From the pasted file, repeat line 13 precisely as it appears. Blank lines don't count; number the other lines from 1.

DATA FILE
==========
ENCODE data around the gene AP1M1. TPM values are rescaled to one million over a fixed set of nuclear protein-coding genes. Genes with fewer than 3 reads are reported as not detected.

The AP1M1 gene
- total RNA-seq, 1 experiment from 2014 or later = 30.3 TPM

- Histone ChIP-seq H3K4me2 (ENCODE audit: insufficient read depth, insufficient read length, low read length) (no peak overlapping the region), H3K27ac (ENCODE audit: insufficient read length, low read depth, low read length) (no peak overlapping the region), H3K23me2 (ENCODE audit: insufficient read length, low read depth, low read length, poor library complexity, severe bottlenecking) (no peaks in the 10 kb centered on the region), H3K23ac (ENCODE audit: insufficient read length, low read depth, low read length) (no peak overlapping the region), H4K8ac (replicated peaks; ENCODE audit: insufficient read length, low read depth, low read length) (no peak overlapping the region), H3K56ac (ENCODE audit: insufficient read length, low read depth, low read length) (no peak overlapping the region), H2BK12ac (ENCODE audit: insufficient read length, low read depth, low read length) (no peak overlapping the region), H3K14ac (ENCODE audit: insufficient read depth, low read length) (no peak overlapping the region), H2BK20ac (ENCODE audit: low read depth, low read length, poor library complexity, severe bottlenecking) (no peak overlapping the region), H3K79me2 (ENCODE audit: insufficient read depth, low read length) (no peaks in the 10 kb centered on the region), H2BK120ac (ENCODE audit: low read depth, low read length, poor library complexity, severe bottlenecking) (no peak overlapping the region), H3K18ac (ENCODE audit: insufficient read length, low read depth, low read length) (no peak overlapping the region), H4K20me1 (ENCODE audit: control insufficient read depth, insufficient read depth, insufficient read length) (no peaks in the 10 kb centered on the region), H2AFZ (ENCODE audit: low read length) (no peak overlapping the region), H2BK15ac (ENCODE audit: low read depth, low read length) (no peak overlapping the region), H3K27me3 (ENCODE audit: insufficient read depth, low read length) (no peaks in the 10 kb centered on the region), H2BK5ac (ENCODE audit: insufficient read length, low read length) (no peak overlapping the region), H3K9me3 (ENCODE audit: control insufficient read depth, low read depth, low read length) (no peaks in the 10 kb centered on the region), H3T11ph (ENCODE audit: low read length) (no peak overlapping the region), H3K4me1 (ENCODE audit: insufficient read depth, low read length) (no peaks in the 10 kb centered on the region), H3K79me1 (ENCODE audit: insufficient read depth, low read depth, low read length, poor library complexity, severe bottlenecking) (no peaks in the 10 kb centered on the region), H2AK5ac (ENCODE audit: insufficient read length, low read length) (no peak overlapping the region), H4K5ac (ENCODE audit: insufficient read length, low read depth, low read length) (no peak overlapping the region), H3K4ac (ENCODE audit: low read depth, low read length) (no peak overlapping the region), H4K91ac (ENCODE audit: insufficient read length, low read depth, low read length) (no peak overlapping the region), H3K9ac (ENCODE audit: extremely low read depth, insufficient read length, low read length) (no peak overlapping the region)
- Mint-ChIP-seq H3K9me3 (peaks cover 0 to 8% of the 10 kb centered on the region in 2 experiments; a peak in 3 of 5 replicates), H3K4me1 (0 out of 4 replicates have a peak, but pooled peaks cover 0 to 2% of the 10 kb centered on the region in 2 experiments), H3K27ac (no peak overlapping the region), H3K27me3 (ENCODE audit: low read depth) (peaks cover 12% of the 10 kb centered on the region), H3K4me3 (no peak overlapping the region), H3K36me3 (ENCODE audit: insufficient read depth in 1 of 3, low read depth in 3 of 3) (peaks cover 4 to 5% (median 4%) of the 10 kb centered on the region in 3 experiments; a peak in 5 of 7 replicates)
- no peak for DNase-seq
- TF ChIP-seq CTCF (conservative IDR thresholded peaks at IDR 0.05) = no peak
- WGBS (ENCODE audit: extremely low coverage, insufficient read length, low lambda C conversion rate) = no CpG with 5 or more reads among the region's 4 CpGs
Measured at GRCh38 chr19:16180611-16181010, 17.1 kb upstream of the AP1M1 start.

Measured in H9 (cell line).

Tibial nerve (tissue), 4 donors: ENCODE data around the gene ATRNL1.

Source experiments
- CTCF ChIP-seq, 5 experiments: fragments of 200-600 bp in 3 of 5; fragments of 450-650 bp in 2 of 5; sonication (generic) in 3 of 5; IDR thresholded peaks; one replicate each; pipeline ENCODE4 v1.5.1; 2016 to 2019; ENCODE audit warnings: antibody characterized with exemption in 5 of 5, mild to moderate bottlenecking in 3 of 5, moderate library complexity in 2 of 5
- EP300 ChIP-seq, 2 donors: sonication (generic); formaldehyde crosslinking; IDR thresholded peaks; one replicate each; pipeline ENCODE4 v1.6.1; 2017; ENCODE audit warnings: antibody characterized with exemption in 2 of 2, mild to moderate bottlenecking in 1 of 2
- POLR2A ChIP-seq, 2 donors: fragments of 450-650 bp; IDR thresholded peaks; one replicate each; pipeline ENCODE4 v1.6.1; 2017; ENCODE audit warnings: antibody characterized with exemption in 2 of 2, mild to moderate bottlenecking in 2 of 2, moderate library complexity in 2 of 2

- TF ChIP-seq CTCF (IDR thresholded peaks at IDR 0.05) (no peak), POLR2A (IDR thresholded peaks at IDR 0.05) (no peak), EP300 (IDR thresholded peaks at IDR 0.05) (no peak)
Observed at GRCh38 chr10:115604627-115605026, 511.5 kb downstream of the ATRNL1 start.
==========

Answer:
- CTCF ChIP-seq, 5 experiments: fragments of 200-600 bp in 3 of 5; fragments of 450-650 bp in 2 of 5; sonication (generic) in 3 of 5; IDR thresholded peaks; one replicate each; pipeline ENCODE4 v1.5.1; 2016 to 2019; ENCODE audit warnings: antibody characterized with exemption in 5 of 5, mild to moderate bottlenecking in 3 of 5, moderate library complexity in 2 of 5